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Childhood memories inspired octopus story

Water world: Elizabeth Zuill Cart

Elizabeth Zuill Cart never expected that, 20 years later, she’d see her story in print.

She’d drawn on childhood memories to create Octavius the Octopus; the molluscs could frequently be found in the waters off her home in Devonshire.

Once written, the children’s tale was put aside and completely forgotten.

“Last year I decided I would get it self-published,” the 81-year-old said.

“I had been getting, for some years, the Bermuda Colours calendar that Stacey Amos and her mother Diana did every year.

Stacey seemed the perfect person to do the drawings, so we went ahead. I didn’t rewrite the story. I just double-checked the facts and made a few small changes. I was delighted with the way it came out and the illustrations are just charming.”

Octavius shares a tank with fish. He takes over the maintenance of it after their caretaker Zachariah breaks his leg and ends up in hospital.

“I’d always been intrigued by [octopuses]. We lived on the North Shore, on the corner of Store Hill, and we had a dock with a diving board and steps and we’d always explore,” said Mrs Cart, who moved to the US with her late husband Ted.

“We’d put on a mask and explore and it was always fun to look and see if we could find an octopus. They would disguise themselves against the rocks.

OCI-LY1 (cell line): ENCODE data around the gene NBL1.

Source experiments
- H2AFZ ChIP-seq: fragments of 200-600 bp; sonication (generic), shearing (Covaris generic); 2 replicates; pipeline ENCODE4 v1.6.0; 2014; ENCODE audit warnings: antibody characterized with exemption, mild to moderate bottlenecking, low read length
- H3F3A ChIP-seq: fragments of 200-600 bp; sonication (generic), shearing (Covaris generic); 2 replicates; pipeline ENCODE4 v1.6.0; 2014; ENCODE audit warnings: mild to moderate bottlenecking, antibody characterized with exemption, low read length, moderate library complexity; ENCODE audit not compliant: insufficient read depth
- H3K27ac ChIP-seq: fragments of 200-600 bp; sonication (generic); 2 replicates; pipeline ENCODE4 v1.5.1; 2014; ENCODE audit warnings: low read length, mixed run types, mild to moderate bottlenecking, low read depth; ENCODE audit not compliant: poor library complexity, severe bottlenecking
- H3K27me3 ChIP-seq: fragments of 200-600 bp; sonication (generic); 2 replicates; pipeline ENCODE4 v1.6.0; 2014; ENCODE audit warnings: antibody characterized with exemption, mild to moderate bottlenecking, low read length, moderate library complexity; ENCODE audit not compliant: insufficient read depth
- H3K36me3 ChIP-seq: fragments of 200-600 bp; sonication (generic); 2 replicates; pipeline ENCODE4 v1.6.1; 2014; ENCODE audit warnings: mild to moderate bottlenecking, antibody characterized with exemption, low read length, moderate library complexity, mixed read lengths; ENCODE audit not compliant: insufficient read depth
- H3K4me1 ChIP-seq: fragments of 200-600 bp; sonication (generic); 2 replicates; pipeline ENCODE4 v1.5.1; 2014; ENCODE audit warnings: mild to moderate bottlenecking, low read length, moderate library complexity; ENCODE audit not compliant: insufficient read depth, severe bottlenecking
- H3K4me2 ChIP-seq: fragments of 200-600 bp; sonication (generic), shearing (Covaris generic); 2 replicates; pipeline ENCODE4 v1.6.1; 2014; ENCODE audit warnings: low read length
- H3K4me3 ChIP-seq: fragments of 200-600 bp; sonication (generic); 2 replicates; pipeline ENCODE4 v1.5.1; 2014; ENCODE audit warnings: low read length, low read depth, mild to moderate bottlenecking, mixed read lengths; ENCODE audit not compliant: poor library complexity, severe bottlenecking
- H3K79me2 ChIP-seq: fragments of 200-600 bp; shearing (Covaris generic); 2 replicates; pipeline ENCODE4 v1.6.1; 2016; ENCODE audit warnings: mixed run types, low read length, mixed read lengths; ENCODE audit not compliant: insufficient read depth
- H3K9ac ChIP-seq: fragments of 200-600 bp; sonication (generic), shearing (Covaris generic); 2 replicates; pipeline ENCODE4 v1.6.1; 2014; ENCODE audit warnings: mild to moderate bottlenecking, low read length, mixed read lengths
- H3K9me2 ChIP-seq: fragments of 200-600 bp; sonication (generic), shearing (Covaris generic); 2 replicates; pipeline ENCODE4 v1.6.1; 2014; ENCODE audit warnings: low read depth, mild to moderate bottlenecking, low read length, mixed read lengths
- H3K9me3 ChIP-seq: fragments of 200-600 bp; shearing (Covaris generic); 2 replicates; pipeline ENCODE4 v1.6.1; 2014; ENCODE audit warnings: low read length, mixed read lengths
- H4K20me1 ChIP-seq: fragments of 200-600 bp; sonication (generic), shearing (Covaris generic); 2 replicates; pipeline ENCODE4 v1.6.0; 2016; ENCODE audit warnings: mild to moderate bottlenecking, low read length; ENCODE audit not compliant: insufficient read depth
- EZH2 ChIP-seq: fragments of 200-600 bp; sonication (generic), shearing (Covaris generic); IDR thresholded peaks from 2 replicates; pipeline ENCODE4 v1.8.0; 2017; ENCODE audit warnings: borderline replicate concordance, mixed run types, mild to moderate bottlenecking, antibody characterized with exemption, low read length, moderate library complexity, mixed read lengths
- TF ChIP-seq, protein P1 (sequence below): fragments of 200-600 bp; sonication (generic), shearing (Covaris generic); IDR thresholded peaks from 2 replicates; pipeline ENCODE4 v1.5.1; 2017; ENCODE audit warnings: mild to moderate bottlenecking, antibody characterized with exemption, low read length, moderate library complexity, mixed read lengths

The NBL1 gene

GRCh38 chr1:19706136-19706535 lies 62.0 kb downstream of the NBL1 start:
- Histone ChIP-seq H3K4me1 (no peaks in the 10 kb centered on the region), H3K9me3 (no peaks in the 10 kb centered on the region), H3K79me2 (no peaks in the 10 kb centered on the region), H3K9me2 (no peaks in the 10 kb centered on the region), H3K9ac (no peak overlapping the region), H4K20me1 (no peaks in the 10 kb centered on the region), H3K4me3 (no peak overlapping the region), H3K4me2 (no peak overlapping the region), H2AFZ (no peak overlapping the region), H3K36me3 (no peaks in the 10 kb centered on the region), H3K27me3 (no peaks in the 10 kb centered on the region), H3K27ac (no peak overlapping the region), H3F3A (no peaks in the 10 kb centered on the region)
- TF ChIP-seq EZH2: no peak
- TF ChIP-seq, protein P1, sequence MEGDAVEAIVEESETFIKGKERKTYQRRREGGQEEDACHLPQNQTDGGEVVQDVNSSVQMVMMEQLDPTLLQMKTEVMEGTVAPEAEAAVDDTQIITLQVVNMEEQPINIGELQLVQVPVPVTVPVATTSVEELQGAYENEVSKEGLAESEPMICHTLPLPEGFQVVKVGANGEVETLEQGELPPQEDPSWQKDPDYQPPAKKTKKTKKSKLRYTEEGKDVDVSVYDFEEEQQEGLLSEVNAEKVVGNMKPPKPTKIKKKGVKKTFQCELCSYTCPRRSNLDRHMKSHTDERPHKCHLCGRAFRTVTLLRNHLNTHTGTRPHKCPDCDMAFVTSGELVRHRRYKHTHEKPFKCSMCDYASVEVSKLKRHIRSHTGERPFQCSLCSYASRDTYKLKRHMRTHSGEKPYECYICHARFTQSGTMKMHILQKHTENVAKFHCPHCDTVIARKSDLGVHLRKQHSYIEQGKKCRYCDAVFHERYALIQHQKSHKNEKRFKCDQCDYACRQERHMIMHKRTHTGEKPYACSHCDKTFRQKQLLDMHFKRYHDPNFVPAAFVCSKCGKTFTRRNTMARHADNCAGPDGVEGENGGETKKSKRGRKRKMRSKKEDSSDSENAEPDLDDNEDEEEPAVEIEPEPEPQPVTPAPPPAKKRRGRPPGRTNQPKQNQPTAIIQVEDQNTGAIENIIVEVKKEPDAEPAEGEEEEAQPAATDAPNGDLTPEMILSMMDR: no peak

“One day it was quite rough. I was standing on the steps at the dock, up to my knees in water, when all of a sudden I felt something. An octopus had wrapped itself around my leg. I ran up the dock and shook it off, the octopus ran behind me as if chasing me. It wasn’t until I got to the part of the dock that was dry that I turned, by which time he had made his way back overboard. I got thinking about that and thought it would be fun to write a story and just decided to do it.”

The incident, which happened when she was a teenager, formed part of the “very happy childhood” she had here.

“We grew up swimming off the dock; we had a Labrador retriever who would stand and watch the fish swim,” the Pennsylvania resident said. “I used to work on ZBM as an announcer when I was a teenager for several summers and I recorded for the blind and read directly to them.”

She met her future husband here. His family used to rent a house on the island every winter.

Knee problems prevented Mrs Cart from making regular trips back home in recent years. She was able to visit in August, a month before the book’s release.

“I had a wonderful cruise to Bermuda on the Norwegian Breakaway.

“My mother died eight years ago and that was the last time I’d been there since this summer. It was great to be back and catch up with friends and family.”

Octavius is a one-off for the author.

“I don’t plan to write anymore,” she said. “I sent my brother Cummings [Zuill] a box of them and he has distributed them to the bookstores in Hamilton; he gave some to the BUEI and gave a couple to the children’s library and the aquarium and I think the book stores at the airport.”

• Read more about the book’s illustrator, Stacey Amos Holden, here: www.staceyspaintings.com